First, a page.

Slate Creek Mine, Iditarod District, Yukon-Koyukuk Borough, Alaska, USA
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Geology: The Slate Creek Mine consists of two separated, north-trending, paystreaks in the Slate Creek valley, a tributary of Otter Creek. The western paystreak is an ancestral channel of Slate Creek that is perched about 250 feet vertically above the modern stream. The western paystreak is about 1.2 mile long and about 320 feet wide. The eastern paystreak, which follows the modern channel of Slate Creek, is about 2.2 miles long and about 250 feet wide. The eastern paystreak lies wholly on slate and sandstone of the Cretaceous Kuskokwim Group; the western paystreak lies in part on volcanic and plutonic rocks of the Upper Cretaceous, Chicken Mountain volcano-plutonic complex (Bundtzen and Miller, 1997). Placer gold was found in the lower 10 feet of gravel with little gold on or in bedrock (Cobb, 1976 [OFR 76-576]). A panned concentrate sample contained 8.5 ounces of gold per ton, 2.6 ounces of silver per ton, 0.03 percent tungsten, 0.28 percent mercury (Maloney, 1962). From 1915 to 1952, Slate Creek produced 3,483 ounces of gold and 592 ounces of silver (Miller, Bundtzen, and Gray, 2005). Slate Creek has lower grade gold values compared to other placers in the Iditarod district and mining was not always profitable.
Workings: There was open cut placer mining on Slate Creek from 1915 to 1962 (Cobb, 1976 [OFR 76-576]; Bundtzen and others, 1992).
Age: Probably Tertiary and Quaternary by analogy with other placer deposits in Interior Alaska (Hopkins and others, 1971).
Production: From 1915 to 1952, Slate Creek produced 3,483 ounces of gold and 592 ounces of silver (Miller, Bundtzen, and Gray, 2005). Peter Miscovich mined here from 1924 to 1931 with an operation that featured a hydraulic lift. Gus Uotila and John Ogriz initiated bulldozer mining of the paystreak in 1932 and continued intermittently until 1952. 1921 and continued until about 1925. Slate Creek has lower grade gold values compared to other placers in the Iditarod district and mining was not always profitable.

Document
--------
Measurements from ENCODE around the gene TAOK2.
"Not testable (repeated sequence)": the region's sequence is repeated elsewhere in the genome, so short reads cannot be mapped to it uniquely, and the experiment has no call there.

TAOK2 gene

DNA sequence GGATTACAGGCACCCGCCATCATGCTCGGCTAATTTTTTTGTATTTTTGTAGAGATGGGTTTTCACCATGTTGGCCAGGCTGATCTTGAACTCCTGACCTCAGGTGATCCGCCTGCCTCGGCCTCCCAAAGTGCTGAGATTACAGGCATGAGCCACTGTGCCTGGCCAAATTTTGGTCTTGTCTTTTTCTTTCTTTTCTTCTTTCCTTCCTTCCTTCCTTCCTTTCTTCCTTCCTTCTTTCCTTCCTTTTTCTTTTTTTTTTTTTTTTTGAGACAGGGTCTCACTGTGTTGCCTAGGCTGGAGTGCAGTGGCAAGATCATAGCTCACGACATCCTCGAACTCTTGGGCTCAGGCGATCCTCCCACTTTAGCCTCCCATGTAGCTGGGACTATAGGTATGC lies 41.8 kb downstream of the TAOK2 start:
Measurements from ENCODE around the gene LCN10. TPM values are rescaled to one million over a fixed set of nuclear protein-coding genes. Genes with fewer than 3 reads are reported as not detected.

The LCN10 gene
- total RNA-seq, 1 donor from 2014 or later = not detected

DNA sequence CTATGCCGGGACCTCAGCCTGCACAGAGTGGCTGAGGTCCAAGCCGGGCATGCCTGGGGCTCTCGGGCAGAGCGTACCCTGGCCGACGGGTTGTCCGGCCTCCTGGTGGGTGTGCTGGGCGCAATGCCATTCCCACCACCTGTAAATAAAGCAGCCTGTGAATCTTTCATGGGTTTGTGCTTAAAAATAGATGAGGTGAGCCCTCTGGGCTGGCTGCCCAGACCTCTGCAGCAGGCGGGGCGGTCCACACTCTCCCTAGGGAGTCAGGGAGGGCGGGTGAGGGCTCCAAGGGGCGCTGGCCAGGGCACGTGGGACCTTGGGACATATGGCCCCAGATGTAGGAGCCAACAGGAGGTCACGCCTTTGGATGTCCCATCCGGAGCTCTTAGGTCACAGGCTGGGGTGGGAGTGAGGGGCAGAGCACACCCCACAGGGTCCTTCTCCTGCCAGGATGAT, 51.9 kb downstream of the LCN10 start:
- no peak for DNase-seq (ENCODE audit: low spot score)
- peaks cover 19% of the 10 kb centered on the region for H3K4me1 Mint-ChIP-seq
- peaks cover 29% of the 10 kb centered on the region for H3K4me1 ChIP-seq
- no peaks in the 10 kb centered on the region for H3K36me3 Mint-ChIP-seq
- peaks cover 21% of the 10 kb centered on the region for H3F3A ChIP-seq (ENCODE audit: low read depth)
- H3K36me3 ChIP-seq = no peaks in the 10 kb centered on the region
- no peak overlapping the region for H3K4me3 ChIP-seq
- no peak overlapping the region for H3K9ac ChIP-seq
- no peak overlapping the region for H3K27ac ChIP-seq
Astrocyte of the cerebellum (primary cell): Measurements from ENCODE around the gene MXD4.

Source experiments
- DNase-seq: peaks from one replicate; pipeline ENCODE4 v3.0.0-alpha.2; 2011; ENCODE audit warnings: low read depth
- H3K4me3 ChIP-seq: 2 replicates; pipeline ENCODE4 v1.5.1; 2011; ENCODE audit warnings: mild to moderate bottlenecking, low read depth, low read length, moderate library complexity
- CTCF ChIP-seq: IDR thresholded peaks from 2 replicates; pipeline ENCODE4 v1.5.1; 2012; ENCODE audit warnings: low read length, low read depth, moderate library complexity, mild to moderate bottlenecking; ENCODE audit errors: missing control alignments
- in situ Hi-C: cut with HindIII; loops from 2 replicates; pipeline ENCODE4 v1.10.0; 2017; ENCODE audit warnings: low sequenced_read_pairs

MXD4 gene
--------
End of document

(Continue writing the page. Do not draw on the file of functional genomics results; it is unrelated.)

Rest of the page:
Commodities (Major) - Au; (Minor) - Ag, Hg, W
Development Status: Yes
Deposit Model: Placer Au deposit (Cox and Singer, 1986; model 39a).
3 entries listed. 3 valid minerals.
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Bundtzen, T.K., and Miller, M.L., 1997, Precious metals associated with Late Cretaceous-early Tertiary igneous rocks of southwestern Alaska, in Goldfarb, R.J., and Miller, L.D., eds., Mineral Deposits of Alaska: Economic Geology Monograph 9, p. 242-286. Bundtzen, T.K., Cox, B.C., and Veach, N.C., 1987, Heavy mineral provenance studies in the Iditarod and Innoko districts, western Alaska: Process Mineralogy VII, The Metallurgical Society, p. 221-246. Bundtzen, T.K., Miller, M.L., Laird, G.M., and Bull, K.F., 1992, Geology and mineral resources of Iditarod mining district, Iditarod B-4 and eastern B-5 quadrangles, southwestern Alaska: Alaska Division of Geological and Geophysical Surveys Professional Report 97, 46 p., 2 sheets, scale 1:63,360. Cobb, E.H., 1972, Metallic mineral resources map of the Iditarod quadrangle, Alaska: U.S. Geological Survey Miscellaneous Field Studies Map MF-363, 1 sheet, scale 1:250,000. Cobb, E.H., 1976, Summary of references to mineral occurrences (other than mineral fuels and construction material) in the Iditarod and Ophir quadrangles, Alaska: U.S. Geological Survey Open-File Report 76-576, 101 p. Maloney, R.P., 1962, Investigation of mercury-antimony deposits near Flat, Yukon River region, Alaska: U.S. Bureau of Mines Report of Investigations RI 5991, 44 p. Miller, M.L., and Bundtzen, T.K., 1994, Generalized geologic map of the Iditarod quadrangle, Alaska showing potassium-argon, major oxide, trace element, fossil, paleocurrent, and archeological sample localities: U.S. Geological Survey Miscellaneous Field Studies Map MF-2219-A, 48 pages; 1 sheet, scale 1:250,000. Miller, M.L., Bundtzen, T.K., and Gray, J.E., 2005, Mineral resource assessment of the Iditarod quadrangle, west-central Alaska: U.S. Geological Survey Miscellaneous Field Studies Map MF-2219-B, scale 1:250,000, pamphlet.